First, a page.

New firefighters ready to serve

New firefighters ready to serve
February 04
00:00 2016
Submitted photo
The Winston-Salem Fire Department’s Fire Recruits Class XXIII pose at a training facility.

By Todd Luck

The Chronicle

On Jan. 15, the Winston-Salem Fire Department (WSFD) graduated 19 trainees from its Fire Recruits Class XXIII.

The graduates are now working as firefighters in stations around the city, living at their station for 24-hour shifts as they’re on call to respond to emergencies at a moment’s notice.

Four African-Americans were in the class. Out of the 357 employees that work at the WSFD, 93 are African-Americans.

Among this new crop of firefighters is Alfred “Theo” Jones, 25, who was in the  Army National Guard for six years and began his firefighter training literally days after leaving the Guard. He said he loved adventure but also loved helping others. He’d helped people internationally in the Guard and now wanted to do the same with the WSFD.

“I was always in love with the fire service. I think the job is very weighty, it’s a very big deal and I wanted to be a part of it,” he said.

Jones, a  Charlotte native who moved to Winston-Salem three years ago, said firefighter training was intensive. He said there was extensive reading, studying and testing for the medical training and the fire training was physically demanding.

Jones is stationed at Fire Station 18 on Peacehaven Road.  As of Jan. 26, he had yet to go out on a call. His station had gotten several calls for service while he was on duty but were canceled when firefighters from other stations got to the scene first. Firefighting can involve  a lot of waiting and training, he said, but he was looking forward to going out and helping people. Living in a fire station during his shifts reminds him of being in the barracks during his National Guard service. He said everyone there shared the same mentality and were dedicated to helping others.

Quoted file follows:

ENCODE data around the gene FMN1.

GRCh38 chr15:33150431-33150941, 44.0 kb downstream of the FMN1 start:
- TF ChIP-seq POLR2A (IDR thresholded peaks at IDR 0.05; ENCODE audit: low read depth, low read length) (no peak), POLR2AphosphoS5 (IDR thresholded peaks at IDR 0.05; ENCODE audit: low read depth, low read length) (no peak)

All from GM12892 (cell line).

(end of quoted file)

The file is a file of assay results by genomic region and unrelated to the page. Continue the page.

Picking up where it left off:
He said between his firefighter’s salary and his wife’s income, they have no problem making ends meet while raising their 6-year-old daughter. He said he appreciated the pay raises that firefighters and police got late last month from the City but the pay wasn’t really a factor for him.

“As long as I know I’m impacting people, that’s all that matters to me,” said Jones, who has degrees in business from American Intercontinental University and is currently working on his master’s at Liberty University online.

For William S. Westbrook III, 28, becoming a firefighter was following in his father’s footsteps. His father, William Westbrook Jr, was a firefighter with the WSFD for 17 years.

He said his father would regale him with stories of the fires he responded to when he was younger and he also got to hang out at the fire station sometimes. He said being a firefighter seemed like the “best job possible” to him.

“It was always in my heart to be one,” said Westbrook.

He tried for several years to become a firefighter after graduating from Elizabeth City State University with a business degree but couldn’t get past the physically demanding agility test in 2010 and 2012. The third time was the charm and he was able to pass the tests to begin his training.

He said the experience has been ”awesome.”  After going through a burning building during training, he can’t imagine doing anything else for a living. He described his class as one big family that quickly bonded to become brothers.

Westbrook is stationed at Fire Station 2 located off South Stratford Road. He’s been on several calls, including grease and chimney fires and some false alarms.

“It’s exciting, your heart is pumping a thousand times a minute,” he said. “You‘re ready to get there and help in any way you can.”

Westbrook, who plans to get married in August, said he was also grateful for the raise but is also OK with the pay.

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Todd Luck

Todd Luck

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